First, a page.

TVET colleges to offer electric vehicle skills training
The Department of Higher Education and Training (DHET) is paving the way for the introduction of electric vehicle (EV) skills training at Technical Vocational Education and Training (TVET) colleges.
This week marked a step forward in this process, when research commissioned by the International Youth Foundation (IYF) and funded by the British High Commission was handed over to the DHETin a ceremony hosted by BMW South Africa in Johannesburg.
The research assesses SA’s current and potential readiness for the EV transition. The findings will influence future upskilling, upscaling and capacitating in the EV training sector.
Based on a combination of qualitative and quantitative research methods, the research uncovers the skills dearth in SA’s EV industry.
The study noted that local students, in particular, lack skills related to producing and maintaining EVs – which are skills of the future in the automotive industry.
Among the competency deficiencies, it highlights diagnostic skills, equipment and engine repair, troubleshooting skills and system design as the most in-demand skills.
Through its High Gear initiative launched in 2019, the IYF is leading work on supporting SA’s TVET colleges to align themselves with critical industry requirements and ensure young people can transition into the workplace.
This week’s event provided insight from various collaborative entities about the future of EVs in South Africa, and particularly the significance of TVETs in curating new curricula for the inevitable influx of EVs into SA in the long-term.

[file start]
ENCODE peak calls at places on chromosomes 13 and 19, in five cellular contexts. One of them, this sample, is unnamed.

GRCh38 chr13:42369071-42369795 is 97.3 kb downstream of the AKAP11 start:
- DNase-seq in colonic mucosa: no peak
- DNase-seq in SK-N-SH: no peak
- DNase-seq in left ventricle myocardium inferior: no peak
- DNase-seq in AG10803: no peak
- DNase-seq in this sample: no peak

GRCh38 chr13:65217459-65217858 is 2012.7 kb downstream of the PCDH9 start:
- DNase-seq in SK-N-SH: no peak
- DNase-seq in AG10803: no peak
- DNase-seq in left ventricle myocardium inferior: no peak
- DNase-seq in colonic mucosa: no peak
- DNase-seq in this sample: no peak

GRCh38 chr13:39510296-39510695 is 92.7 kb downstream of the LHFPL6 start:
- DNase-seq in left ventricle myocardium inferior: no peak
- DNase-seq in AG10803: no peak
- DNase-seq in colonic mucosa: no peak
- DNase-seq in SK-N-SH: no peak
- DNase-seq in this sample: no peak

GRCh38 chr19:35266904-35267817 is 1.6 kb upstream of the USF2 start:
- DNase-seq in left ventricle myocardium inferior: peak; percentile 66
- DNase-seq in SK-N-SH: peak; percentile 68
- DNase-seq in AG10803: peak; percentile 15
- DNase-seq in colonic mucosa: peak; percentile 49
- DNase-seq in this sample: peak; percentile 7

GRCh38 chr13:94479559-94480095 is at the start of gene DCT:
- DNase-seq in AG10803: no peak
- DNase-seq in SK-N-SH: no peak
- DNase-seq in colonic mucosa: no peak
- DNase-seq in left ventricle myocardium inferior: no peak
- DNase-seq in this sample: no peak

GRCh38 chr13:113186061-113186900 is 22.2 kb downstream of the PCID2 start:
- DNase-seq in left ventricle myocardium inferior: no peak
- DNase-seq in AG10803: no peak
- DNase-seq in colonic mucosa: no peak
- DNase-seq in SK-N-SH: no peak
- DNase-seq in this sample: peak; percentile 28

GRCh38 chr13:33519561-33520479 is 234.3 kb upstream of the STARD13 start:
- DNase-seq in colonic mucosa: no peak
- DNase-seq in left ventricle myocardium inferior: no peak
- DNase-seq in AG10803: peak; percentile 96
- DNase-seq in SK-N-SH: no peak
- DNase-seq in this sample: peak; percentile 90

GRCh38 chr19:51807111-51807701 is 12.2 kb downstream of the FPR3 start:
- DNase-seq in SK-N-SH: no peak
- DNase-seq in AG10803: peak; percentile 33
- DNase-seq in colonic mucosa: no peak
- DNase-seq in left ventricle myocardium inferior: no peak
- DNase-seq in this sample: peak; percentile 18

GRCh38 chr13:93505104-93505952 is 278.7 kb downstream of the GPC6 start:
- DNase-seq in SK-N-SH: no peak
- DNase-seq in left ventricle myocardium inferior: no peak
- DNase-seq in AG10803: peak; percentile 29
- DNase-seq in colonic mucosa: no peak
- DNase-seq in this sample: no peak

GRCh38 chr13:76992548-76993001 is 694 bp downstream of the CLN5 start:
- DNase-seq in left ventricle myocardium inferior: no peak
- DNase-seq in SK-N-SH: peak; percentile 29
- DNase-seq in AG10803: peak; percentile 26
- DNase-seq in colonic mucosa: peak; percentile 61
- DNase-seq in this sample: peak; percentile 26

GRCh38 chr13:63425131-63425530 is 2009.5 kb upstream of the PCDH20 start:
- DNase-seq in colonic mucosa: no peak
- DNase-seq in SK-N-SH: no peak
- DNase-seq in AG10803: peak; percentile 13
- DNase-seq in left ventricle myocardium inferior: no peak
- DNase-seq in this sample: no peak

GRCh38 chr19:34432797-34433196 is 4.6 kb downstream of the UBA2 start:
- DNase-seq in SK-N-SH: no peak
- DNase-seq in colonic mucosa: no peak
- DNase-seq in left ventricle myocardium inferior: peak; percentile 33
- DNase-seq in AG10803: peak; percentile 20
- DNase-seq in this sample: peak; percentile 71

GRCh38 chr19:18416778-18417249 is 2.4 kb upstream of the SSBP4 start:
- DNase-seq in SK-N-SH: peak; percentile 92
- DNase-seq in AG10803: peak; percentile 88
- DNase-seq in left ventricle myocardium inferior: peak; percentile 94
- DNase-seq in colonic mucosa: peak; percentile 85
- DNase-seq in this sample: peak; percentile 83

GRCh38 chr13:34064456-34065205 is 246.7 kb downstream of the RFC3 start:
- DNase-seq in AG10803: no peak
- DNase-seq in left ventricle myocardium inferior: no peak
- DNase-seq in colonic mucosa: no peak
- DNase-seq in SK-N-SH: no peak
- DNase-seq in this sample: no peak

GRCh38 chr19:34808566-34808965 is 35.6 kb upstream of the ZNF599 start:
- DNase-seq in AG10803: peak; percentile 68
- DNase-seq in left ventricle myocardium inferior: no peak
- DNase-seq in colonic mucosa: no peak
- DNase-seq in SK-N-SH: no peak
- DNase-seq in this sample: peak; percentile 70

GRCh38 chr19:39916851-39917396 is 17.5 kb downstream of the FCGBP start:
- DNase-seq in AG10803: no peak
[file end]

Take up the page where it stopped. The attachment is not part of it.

Speaking at the event, Thivhudziwi Vele, head of curriculum portfolio for TVET colleges at DHET, explained: “If we are to have qualified EV engineers in the country in the next five years, or even the next 10 years, we have a limited window of opportunity to ensure EV courses and practical training are available.”
SA’s EV market trails behind the global market, with just over 1 665 units on the roads. However, experts say it is ripe for more growth, provided a conducive environment is created for SA’s inevitable transition to e-mobility, according to the International Energy Agency’s Global Electric Vehicle Outlook report for 2023.
Speakers at the event – including Khalil Patel, programme director for High Gear − highlighted the importance of championing critical thinking in TVET courses.
They also noted that future EV courses need to have a foundational umbrella understanding of the EV market and green supply chain − and not only be rooted in a practical understanding of EV mechanics.
Patel further emphasised the importance of recognising the skills gap among lecturers in TVETs.
The research, conducted by Ngawethu Consulting, provides a guideline on how IYF and DHET plan to move forward with pragmatically and functionally resourcing and capacitating TVET lecturers with the knowledge, curricula and requirements necessary to prepare automotive engineering students for the new world of EVs.
DHET has not yet provided a date for the formal introduction of EV courses at TVET colleges.